Student Missionary Union reimagines global missions

Global missions and SMU workshops are offered virtually over the fall semester.


Graphic by Maria Weyne

Ashley Grams and Maria Weyne

As Biola transitioned to a fully online format, many student-led organizations adapted their relationally-based organizations to a computer screen. The Student Missionary Union faced a bigger challenge than most, which involved creating and sending out missions teams in the midst of a global shutdown. 


Senior journalism and integrated media major and Global Missions director Estephanie Ramirez had to create a new format for missions trips, which are now offered fully online over winter break. SMU is partnering with Youth Missions International in Morelia, Mexico in order to establish relational connections online with the people the teams will serve. 

“We’re meeting with them, we’re teaching them English and we’re just having conversations,” she said. “Obviously that allows for us to share about Jesus and the message of hope.” 

SMU and YMI have worked together for the past 10 years and have partnered with an orphanage in Morelia for two years in a row. The idea behind the annual connection with the kids is to create sustainable missions, Ramirez explained. 

SMU will provide two in-person trips to Illinois and Oklahoma over spring break. Although they will be face-to-face, student missionaries will begin their training online during the fall semester in conjunction with team Mexico. 


Instead of a weekend spent together with speakers and team building activities, Ramirez and her team “reimagined” training. This year every Wednesday night for the months of October and November students will gather via Zoom for SMU workshops.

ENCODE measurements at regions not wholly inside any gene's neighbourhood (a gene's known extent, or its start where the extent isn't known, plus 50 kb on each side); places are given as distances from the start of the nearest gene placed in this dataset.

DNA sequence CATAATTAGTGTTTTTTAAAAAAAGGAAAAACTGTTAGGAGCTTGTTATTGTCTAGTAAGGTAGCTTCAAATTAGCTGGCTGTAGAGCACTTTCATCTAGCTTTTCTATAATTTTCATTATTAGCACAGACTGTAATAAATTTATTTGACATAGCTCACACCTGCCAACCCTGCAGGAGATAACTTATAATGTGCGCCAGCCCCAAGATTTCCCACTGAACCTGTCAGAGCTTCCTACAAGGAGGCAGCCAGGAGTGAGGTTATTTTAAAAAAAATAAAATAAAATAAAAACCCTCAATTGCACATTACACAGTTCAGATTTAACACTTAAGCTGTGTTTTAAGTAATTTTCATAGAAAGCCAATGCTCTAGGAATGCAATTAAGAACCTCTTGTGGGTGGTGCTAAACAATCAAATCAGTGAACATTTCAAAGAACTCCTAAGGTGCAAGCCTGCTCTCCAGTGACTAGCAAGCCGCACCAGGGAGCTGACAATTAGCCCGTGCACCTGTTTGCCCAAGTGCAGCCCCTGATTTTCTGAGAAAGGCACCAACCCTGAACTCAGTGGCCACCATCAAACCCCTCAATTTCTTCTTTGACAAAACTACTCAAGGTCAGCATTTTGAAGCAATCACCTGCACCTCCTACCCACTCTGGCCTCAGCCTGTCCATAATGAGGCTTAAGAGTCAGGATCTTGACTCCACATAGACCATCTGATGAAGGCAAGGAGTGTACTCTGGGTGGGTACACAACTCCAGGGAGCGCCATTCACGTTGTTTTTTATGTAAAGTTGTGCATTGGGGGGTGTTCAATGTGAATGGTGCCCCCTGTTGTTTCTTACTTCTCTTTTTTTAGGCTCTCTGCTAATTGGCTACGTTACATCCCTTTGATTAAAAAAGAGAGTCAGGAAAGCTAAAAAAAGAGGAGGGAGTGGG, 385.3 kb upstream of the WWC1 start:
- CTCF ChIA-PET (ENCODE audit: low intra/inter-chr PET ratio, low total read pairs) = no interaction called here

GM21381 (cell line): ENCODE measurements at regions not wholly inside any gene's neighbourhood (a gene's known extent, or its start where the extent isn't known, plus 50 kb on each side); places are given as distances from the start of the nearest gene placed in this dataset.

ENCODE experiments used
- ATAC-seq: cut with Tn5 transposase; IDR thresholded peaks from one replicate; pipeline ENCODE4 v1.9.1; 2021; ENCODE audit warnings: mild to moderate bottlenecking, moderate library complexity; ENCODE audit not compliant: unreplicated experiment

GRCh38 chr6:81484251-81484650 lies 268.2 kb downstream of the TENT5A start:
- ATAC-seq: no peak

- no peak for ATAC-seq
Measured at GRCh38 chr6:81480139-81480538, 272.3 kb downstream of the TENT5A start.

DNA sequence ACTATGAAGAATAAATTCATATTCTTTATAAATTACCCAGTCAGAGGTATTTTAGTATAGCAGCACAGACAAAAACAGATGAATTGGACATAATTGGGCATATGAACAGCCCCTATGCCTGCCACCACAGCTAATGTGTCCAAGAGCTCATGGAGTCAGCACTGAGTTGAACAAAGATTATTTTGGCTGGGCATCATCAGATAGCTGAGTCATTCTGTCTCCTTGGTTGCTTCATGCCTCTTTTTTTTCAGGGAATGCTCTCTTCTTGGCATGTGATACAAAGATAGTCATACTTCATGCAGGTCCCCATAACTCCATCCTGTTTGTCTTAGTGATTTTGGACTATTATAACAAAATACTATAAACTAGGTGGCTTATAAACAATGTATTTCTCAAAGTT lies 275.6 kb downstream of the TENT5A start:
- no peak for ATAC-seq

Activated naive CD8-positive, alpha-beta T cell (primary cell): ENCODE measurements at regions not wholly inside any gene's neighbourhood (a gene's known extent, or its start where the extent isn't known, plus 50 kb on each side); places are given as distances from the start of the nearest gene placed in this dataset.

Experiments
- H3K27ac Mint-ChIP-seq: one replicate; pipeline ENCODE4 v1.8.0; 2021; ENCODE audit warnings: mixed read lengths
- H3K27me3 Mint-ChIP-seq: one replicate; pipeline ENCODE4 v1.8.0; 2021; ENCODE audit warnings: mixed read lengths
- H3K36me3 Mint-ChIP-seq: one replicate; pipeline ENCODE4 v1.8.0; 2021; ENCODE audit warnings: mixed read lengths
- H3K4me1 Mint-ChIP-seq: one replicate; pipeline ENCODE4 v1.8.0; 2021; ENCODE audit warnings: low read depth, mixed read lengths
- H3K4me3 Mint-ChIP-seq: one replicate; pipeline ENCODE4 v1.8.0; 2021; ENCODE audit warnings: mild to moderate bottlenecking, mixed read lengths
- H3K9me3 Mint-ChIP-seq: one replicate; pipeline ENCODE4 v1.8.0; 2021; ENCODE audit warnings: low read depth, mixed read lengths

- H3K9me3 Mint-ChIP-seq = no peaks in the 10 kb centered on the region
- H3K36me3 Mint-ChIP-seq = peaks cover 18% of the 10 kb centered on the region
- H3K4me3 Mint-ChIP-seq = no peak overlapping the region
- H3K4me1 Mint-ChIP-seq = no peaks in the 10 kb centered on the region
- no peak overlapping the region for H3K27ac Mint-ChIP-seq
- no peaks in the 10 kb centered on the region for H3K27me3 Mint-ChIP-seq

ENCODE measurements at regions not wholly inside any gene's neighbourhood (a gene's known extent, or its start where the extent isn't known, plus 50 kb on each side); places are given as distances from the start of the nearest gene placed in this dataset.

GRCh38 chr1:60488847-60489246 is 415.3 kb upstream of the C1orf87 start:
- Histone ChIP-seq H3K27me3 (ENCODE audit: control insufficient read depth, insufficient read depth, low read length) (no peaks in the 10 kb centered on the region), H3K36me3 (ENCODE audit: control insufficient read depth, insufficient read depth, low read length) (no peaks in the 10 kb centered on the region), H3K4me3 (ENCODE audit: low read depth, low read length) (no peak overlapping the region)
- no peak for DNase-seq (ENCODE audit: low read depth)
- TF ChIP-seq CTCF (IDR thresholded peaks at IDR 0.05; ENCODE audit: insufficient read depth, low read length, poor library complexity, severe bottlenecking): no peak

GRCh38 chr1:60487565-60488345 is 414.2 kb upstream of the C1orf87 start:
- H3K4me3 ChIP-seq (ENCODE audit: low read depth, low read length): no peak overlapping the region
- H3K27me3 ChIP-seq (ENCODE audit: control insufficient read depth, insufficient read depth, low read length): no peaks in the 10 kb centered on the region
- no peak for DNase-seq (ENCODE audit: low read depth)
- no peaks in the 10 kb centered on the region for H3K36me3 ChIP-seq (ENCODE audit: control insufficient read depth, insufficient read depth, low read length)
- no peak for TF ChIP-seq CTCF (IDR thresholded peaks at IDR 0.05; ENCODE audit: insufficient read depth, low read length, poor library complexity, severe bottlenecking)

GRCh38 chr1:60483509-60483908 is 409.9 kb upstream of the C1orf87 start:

Training is now broken down into parts and allows for students to take breaks to avoid Zoom fatigue. 

“How do we balance that we want to give quality training but at the same time we don’t want to overwork [students],” Ramirez said.

SMU has opened up their workshop nights to the Biola community. Any student can join to learn more about topics such as evangelism and adapting to different cultures. 


Students also have the opportunity to serve locally in California. These trips include Dream Center Los Angeles, YWAM San Francisco and One Collective Fresno. The Los Angeles and San Francisco trips will be offered during winter break. Senior liberal studies, elementary education major and local missions director Angelica Saldana expressed the desire to carry these trips out in person. However, SMU is working closely with Biola’s Travel Safety and Risk Mitigation team to determine whether these trips will take place in person. 

“So we have been in communication with them since COVID, but usually, it’s like ‘oh you’re good to go evangelize the country or the community,’” she said. “But now it’s like more check-ins and making sure that it’s actually safe.”

However, Saldana said that if there are safety concerns, the money fundraised for the trip will be donated to the organization. Many of the California-based ministries have partnered with SMU for years and look forward to assistance from their teams. 


Although missions may look different this semester, Ramirez and Saldana both hope to create an environment where students can serve from home. 

“Missions is a lifestyle,” Saldana said. “Just be present wherever you are.”Students can still get involved with SMU through Presence, where leaders and volunteers can apply. Saldana explained that even if it feels like COVID-19 has put a hurdle between students and missions, there are still ways to serve.

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